Archives for the month of: April, 2013

An abundance of thoughts are rushing through me, thoughts that I’ve collected over the weeks, some I’ve written in my notebooks and devices, some I’ve yet to pen. I started out this morning with a larger block of time. I ran into technical glitches with my Apple keyboard. I had synched it with the iPod Touch and forgot that you have to stop one to use the other and re-synch. I remained patient, knowing that I wanted to post to my trusty blog. Sometimes I start out knowing where I’m going and other times I just follow along and see where the pen leads me. I like it best that way. Writing has long been an act of discovery for me and so much more. It’s like a love affair that won’t stop, even if I feel like sometimes it has.

Two days ago the highlight of my afternoon–the highlight of the whole day–was walking back from the doctor’s office for a routine check up. I have to admit, I don’t like going to see doctors, but I had a couple of things to ask. This was the first time I met with this doctor. She recommended I get a mammogram soon. I told her I’d think about it. She asked if I wanted a vaccination and when was the last time. I gave her a look, that gave her my answer, before I said no thank you. She then got my vibe. I wasn’t unfriendly. I just don’t like hospitals and doctor’s offices.

But back to my day. I was walking, and when I passed the sidewalk that overlooks a creek, something caught my eye. Well, actually, I think first the familiar honk caught my ear. I looked and I saw a Canadian Goose with its mate and a handful of goslings. Oh my goodness, what a special day! I stood there hanging over the railing, the wind blowing gently on this warm day. They were coming toward me, swimming along. They came closer until they were right under my nose. The papa goose got his wings wet and swooshed them back and forth, allowing the water to drip down. The goslings, kicked their little webbed feet. It warmed my heart. I could see under the brownish, but clear water. The mama duck was sure to keep her goslings in place, nudging them when needed. The father stayed at the back. Then the mama looked to her children and ducked under the water, once, twice; then one gosling imitated her, then another, until all of them were ducking under, following mama’s example. It was a priceless moment. I could have stayed there all day watching them swim around and learn from their parents the ways of the land. They reached the point where they would go under the pass and come out on the other side of the creek. I took in once last glimpse as the last baby swam under and away.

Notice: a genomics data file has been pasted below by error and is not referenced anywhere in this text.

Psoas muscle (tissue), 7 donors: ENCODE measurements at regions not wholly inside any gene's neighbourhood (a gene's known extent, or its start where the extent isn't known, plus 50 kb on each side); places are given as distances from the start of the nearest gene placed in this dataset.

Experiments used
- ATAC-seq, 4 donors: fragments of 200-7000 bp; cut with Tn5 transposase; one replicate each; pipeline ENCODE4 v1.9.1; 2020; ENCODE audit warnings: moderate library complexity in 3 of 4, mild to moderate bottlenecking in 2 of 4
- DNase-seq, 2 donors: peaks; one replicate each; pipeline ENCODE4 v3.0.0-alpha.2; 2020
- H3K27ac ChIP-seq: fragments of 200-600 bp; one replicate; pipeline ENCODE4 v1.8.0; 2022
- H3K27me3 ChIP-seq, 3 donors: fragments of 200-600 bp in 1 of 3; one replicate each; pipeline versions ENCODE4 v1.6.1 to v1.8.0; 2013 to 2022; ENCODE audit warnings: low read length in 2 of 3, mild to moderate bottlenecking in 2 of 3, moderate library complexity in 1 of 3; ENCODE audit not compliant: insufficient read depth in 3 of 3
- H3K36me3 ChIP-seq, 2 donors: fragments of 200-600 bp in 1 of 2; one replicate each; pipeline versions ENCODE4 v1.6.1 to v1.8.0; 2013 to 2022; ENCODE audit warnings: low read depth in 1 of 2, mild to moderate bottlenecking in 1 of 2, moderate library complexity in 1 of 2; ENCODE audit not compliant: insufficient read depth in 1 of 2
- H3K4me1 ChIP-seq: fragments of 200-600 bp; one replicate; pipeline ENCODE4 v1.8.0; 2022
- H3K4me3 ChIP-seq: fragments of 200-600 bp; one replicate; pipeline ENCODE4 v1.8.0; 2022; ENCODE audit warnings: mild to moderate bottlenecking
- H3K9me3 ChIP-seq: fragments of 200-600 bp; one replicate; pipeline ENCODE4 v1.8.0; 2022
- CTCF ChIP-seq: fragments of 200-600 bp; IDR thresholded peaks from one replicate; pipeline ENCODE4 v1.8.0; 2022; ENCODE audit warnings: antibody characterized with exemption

This morning the room fills with music from Santana’s Supernatural album. The drums have always been my weakness, especially conga drums, that call up a primal part of my soul; the guitar, horns, and vocals slip in at the right moments to create harmony.

I’m transported to the beach,
around a fire under an ocean of stars.
I dance and spin circles under the pulsing moon.
With closed eyes,
this body surrenders to the music,
moves with it,
feels cool air–
the sea through my fingertips,
wrapped around my whole being.

Driving down the road, I peer over at the progress of the new retail building. A man on his hands and knees tends to the soil, where the grass and flowers will be. He has a garden pick in his hand, that I see as he raises it, before bringing it down to the earth.

I was transported in that instant to my grandmother’s garden.

When I visited my uncle this past week–like a child–I asked if I could go outside. I took the dog with me. He went his way; I went mine. I walked over to where my grandmother’s garden would have been, nestled in the corner near the fence dividing the neighbor’s yard, past the rabbit cage where Sylvester used to live. I took notice of how wild all the trees had grown, how the almond tree and walnut tree had been taken down, along with the clothes line that spun. I remember waiting for the almonds, the soft fuzzy skin that would eventually yield, revealing a beautiful almond, and how I would sit at my grandparent’s kitchen table cracking open almonds and walnuts that grew from their trees.

I remembered how much fun I had exploring in this backyard, playing hide and seek and running around like cowboys with my cousin and swinging on the swing set. And I remember the pool table that used to be in another large house-like shed where my grandfather kept his heavy duty carpentry tools and machines; and the pool table that we would play on and how I was told that when I was little–I had my own mini pool stick–I would hop up on the pool table and try to whack my cousin on the head because I seemed to think it was funny. I don’t remember this, but I can imagine this curious and mischievous side of me.

When I got older, I’d rummage through the far back shed, looking through my mother’s old clothes that my grandfather had stored for her. And I remembered those tall eucalyptus trees that I adored, that had burned down because of some careless kids playing with fire. My grandfather was lucky the fire didn’t reach his house. How my heart sank when I arrived on that day to find his home surrounded by fire trucks.

How I love the memory of my grandmother in her garden, tending to the soil, as she tended to all of her children and grandchildren, how she loved us and nourished us and provided sustenance for our bodies and our souls.